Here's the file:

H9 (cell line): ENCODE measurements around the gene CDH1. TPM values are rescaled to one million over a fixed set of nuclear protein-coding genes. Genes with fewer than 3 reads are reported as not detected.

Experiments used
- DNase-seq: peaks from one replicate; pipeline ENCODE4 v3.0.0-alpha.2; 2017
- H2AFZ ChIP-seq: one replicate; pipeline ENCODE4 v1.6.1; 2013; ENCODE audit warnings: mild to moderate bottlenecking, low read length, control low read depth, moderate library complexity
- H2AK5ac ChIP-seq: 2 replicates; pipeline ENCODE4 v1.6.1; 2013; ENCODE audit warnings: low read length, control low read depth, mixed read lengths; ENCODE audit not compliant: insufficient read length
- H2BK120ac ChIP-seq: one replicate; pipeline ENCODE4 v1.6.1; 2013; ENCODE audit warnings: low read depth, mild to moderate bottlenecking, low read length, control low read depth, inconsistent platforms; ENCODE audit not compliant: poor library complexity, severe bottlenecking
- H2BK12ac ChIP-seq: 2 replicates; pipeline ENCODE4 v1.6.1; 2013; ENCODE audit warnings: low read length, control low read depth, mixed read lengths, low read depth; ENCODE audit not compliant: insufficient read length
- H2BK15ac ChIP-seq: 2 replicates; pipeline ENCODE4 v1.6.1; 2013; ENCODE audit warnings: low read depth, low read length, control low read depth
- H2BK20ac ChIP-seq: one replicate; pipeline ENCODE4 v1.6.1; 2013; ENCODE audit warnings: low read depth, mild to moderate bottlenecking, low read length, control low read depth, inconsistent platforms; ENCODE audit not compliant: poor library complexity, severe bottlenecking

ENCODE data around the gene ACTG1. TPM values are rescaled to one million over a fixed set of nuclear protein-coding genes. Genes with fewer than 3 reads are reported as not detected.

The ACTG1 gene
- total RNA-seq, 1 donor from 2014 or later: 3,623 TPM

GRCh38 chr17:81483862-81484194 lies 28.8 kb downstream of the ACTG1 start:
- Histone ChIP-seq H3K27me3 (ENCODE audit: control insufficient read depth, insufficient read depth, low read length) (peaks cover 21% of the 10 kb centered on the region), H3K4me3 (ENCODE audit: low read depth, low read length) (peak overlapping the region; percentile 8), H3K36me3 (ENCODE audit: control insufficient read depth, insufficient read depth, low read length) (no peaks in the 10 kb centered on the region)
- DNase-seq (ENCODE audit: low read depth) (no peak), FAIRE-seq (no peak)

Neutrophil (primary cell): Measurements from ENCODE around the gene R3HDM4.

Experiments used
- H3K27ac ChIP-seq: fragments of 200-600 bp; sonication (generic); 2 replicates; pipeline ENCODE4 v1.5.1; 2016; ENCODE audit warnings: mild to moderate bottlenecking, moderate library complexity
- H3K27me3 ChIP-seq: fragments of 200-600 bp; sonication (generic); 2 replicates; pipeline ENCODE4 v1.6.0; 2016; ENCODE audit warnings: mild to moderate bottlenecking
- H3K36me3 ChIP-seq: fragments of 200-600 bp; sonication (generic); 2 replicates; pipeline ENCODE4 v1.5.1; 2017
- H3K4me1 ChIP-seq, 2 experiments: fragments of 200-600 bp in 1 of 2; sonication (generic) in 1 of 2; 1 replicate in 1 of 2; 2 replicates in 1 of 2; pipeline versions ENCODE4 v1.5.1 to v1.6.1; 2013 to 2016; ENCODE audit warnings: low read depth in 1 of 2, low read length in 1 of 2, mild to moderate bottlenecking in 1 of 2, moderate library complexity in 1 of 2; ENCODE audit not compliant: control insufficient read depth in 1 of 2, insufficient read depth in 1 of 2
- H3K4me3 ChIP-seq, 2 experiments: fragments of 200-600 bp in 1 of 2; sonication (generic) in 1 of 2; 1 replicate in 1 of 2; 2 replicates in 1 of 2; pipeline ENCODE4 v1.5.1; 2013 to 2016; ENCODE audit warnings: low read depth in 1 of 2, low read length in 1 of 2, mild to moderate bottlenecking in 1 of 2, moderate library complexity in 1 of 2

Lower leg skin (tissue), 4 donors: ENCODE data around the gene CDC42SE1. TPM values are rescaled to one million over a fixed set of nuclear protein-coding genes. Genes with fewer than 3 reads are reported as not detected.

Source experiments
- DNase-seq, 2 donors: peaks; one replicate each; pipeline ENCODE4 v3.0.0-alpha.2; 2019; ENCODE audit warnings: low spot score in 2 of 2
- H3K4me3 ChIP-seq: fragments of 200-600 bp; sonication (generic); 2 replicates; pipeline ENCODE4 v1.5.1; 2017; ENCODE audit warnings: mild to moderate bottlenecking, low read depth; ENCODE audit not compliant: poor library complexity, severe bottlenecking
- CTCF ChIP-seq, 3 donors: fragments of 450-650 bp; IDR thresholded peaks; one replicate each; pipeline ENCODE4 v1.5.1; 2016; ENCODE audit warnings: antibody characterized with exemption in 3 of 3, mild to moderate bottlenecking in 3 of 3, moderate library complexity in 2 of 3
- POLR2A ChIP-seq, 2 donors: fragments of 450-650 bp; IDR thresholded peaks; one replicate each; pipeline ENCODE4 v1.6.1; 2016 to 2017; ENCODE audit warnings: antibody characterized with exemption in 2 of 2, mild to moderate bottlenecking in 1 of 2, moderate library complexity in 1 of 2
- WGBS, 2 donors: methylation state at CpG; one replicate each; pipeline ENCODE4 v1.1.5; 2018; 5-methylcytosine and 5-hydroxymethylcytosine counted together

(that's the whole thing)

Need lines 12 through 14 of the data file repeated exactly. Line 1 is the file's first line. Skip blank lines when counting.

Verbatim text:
- total RNA-seq, 1 donor from 2014 or later: 3,623 TPM

GRCh38 chr17:81483862-81484194 lies 28.8 kb downstream of the ACTG1 start:
- Histone ChIP-seq H3K27me3 (ENCODE audit: control insufficient read depth, insufficient read depth, low read length) (peaks cover 21% of the 10 kb centered on the region), H3K4me3 (ENCODE audit: low read depth, low read length) (peak overlapping the region; percentile 8), H3K36me3 (ENCODE audit: control insufficient read depth, insufficient read depth, low read length) (no peaks in the 10 kb centered on the region)